The failure to seek what is good, true and beautiful, and the loss of the sacred, may lie at the heart of our modern maladies. As we integrate powerful AI models into our civilization, we must understand what we have lost and seek to orient these new tools towards the good, towards discovering both implicit and explicit truth, and towards bringing more beauty into the world. ◉

Left, Abe-no-Nakamaro Writing a Nostalgic Poem While Moon-Viewing (1918) by Tomioka Tessai; Tomioka Tessai, Public domain, via Wikimedia Commons.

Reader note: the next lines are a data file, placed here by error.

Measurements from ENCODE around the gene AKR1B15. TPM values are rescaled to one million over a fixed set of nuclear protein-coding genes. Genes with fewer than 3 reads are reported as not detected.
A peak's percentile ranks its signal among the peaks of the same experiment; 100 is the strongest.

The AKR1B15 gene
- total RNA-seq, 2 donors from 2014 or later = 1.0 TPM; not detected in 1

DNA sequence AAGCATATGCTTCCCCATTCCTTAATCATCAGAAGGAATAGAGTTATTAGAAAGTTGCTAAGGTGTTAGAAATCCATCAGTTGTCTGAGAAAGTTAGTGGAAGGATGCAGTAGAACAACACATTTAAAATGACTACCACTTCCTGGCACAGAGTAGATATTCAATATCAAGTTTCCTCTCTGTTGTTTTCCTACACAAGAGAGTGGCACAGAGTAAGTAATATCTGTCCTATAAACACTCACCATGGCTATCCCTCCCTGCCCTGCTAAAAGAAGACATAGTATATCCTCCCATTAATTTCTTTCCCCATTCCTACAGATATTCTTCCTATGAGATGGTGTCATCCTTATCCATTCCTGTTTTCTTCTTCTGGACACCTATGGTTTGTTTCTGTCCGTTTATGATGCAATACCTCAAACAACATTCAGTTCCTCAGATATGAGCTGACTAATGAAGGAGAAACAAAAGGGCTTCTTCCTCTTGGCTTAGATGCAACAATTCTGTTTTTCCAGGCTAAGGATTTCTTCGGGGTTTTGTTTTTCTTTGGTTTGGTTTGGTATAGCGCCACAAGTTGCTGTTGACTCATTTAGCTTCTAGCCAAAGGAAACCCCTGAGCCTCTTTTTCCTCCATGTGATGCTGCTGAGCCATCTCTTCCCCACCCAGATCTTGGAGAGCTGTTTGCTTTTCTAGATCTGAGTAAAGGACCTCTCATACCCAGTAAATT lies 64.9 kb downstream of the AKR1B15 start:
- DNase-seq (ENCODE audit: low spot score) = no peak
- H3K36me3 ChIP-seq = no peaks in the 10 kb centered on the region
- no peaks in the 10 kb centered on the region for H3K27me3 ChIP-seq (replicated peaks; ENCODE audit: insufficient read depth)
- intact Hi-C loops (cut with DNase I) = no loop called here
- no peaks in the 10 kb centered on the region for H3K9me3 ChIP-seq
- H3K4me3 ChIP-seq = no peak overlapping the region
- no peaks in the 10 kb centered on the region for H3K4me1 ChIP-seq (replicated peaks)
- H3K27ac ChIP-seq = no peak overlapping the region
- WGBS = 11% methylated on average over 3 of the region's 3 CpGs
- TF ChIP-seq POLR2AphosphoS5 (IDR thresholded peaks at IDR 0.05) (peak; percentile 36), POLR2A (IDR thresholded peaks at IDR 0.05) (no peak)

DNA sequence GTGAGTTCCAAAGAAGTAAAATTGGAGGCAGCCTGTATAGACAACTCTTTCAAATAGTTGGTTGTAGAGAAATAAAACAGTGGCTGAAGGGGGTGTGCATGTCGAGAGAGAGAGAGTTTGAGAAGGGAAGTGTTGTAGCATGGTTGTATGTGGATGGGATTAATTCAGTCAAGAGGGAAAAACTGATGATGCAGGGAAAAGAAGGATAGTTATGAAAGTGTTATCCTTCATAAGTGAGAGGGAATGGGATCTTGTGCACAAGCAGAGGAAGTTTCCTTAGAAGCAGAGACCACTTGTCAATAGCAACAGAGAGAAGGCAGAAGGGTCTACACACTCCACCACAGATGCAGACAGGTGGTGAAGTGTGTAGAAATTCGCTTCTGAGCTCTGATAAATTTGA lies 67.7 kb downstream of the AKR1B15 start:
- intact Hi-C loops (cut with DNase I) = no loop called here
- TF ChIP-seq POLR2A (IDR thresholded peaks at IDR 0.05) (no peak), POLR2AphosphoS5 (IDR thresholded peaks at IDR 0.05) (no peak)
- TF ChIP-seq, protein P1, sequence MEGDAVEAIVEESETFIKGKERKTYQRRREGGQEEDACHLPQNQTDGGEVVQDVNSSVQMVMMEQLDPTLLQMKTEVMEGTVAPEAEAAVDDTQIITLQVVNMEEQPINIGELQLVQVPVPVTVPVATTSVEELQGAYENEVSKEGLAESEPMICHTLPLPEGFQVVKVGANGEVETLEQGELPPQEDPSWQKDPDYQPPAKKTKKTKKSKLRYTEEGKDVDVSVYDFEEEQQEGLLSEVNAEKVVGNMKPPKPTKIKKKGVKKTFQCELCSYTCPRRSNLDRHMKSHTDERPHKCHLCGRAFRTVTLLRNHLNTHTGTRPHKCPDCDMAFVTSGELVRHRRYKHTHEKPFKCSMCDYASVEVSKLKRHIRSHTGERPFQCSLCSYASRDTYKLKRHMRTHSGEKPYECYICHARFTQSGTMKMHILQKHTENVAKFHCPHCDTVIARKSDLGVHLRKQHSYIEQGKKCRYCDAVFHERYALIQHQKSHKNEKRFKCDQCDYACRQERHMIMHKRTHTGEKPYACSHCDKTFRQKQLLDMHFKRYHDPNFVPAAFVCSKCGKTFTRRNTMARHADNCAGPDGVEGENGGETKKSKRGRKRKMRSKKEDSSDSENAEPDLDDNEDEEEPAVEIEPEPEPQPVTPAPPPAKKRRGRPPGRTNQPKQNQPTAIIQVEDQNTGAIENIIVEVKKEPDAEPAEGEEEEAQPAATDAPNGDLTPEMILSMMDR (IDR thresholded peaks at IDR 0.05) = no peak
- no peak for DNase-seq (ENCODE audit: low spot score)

“The sharp dichotomy in our culture between the ways of being of the two hemispheres, which began in Ancient Greece, does not appear to exist, or, at any rate, to exist in the same way, in Oriental culture: their experience of the world is effectively grounded in that of the right hemisphere. … Shizen, the Japanese word for nature, also links it clearly to the right-hemisphere way of being. … While shizen does, of course, refer to the natural world of grass, trees and forest, it also means the land and the landscape, as well as the ‘natural self’ considered as a physical, spiritual and moral being, something perhaps akin to Dasein [the being that is in the world]: thus, though there is a distinction between man, with his will, and nature, the opposition between man and nature implied in the West is absent in Japanese. … Everything surrounding human life, including mountains, hills, rivers, plants, trees, animals, fish and insects, has its own spirit (kami), and these spirits communicate with one another as well as with those who live there.” The Master and His Emissary, p. 452-53.